Once upon a time, back in the Light Ages of Hollywood genre filmmaking (aka the 80s), the ancient fantasy picture was a thing of popular beauty. They weren’t all classics, but the memorable likes of “Conan the Barbarian,” “The Beastmaster,” “Willow,” “The Princess Bride,” “Legend,” “The Neverending Story,” “Dragonslayer,” “The Last Unicorn,” and “The Dark Crystal” all helped make that decade the definitive period of cinematic sword and sorcery adventures. The fantasy genre has been in the Dark Ages for a while now, though (unless it’s directed by Peter Jackson and adapted from a Tolkien novel), and if the long-delayed Seventh Son has anything to say about it, that’s likely where the genre is going to stay.
That’s because Seventh Son is, well, Seventh Son. Shot in early 2012, the movie was originally slated for release in February 2013, two years prior to its real eventual release. Extra post-production costs pushed the pic back and production company Legendary Pictures terminating their relationship with originally planned distributor Warner Bros. led to Legendary’s new partner Universal Studios taking over distribution rights. Universal decided it would be fun to delay the movie some more and then, in an odd eleventh hour move, suddenly shell out a bunch of cash for a questionable 3D conversion, an IMAX up-scaling conversion, and even a very pricey Super Bowl spot on the eve of the movie’s actual release.
So, uh, yeah. Clearly, this was always destined for greatness. The result of this mess is like the cliché version of a Russian nesting doll. There’s one big container of clichés that, when removed as the movie progresses, reveals another container of clichés. Inside that one? You guessed it, more clichés. It’s the kind of thing that seems begging for an Alan Smithee credit on the script, because who would want to be associated with penning such recycled claptrap? Well, apparently writers Charles Leavitt and Steven Knight, that’s who. Add Matt Greenberg, too, since he gets a “screen story” credit for having a hand in adapting Joseph Delaney’s novel The Spook’s Apprentice. To be fair, there are some fun ideas here and a decent line or two, even if they’re sandwiched between two slabs of predictable cheese at all times.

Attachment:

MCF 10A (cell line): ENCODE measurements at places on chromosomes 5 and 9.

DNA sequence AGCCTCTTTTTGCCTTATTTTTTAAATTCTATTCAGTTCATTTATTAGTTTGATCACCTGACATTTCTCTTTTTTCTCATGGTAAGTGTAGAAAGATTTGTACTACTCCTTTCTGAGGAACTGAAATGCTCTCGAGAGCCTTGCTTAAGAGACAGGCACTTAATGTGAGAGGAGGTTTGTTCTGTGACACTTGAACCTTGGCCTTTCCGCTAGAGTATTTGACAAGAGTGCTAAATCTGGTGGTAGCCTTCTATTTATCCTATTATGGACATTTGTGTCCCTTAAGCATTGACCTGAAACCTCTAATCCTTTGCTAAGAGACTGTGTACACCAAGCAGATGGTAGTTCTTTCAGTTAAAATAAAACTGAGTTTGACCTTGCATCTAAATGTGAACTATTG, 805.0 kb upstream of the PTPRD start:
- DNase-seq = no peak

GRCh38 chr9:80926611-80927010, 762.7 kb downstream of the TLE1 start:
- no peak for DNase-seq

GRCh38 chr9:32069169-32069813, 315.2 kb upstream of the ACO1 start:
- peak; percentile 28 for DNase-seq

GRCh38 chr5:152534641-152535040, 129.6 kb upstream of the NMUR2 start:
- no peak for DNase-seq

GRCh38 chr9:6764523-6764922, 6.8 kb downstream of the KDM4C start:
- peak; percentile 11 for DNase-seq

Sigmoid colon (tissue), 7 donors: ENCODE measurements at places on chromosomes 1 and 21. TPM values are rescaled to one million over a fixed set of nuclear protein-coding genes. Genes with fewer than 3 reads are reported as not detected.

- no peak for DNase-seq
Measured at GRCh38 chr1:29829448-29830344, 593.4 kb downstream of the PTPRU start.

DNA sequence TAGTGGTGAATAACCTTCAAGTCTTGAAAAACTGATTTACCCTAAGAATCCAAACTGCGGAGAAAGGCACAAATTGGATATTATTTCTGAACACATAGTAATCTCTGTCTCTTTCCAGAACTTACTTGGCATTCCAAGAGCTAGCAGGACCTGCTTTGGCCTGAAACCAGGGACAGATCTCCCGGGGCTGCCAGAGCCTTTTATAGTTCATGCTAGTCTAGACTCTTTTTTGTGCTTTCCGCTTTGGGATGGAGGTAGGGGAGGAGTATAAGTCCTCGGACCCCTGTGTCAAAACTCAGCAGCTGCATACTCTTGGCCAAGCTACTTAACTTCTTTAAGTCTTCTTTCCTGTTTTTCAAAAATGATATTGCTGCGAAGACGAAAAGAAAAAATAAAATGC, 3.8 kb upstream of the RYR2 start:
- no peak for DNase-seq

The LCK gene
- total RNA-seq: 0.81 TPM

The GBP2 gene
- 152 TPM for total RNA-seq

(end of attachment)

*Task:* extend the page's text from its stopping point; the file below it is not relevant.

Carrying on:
The story revolves around grumbly old witch hunter Gregory (Jeff Bridges, “The Giver”), who long ago left lover-turned-monster Mother Malkin (Julianne Moore, “Still Alice”) to rot in a pit in some pretty mountainous countryside. The villainess remained there for many years according to some hokey, though entertaining CGI-heavy time-lapse photography, until she powers up with the arrival of the blood moon and bursts out of her prison to take revenge and just generally kill a lot of anti-witch people.
This puts Gregory in a bind and before long, he’s off to find a new apprentice with hopes that farmboy Tom (Ben Barnes, “The Chronicles of Narnia: The Voyage of the Dawn Treader”), the titular seventh son of the seventh son, will prove the key to defeating Malkin. Lots of silly notions of destiny and a couple twists and a magic amulet are all introduced as a result of Tom’s inclusion, so it’s made immediately clear that director Sergey Bodrov is eager to squeeze as many silly tropes into this adventure as its aged frame can hold.
Various monsters are encountered along Gregory and Tom’s journey to reach Mother Malkin’s lair. A training montage and a pretty girl branded as a witch (Alicia Vikander, “Testament of Youth”) are also slotted in at the appropriate points so that the movie never gets so much as a whiff of fresh air. With so many familiar pieces in play, at least Seventh Son introduces as many good witches as it does bad ones. Generally, when witches are the villains in fantasy movies, they’re all painted with the same broad brush, but here it’s made clear that some witches are decent people, while others are less than decent. There are even suggestions that Malkin was a good witch once, although the movie does little with such hazy gray area.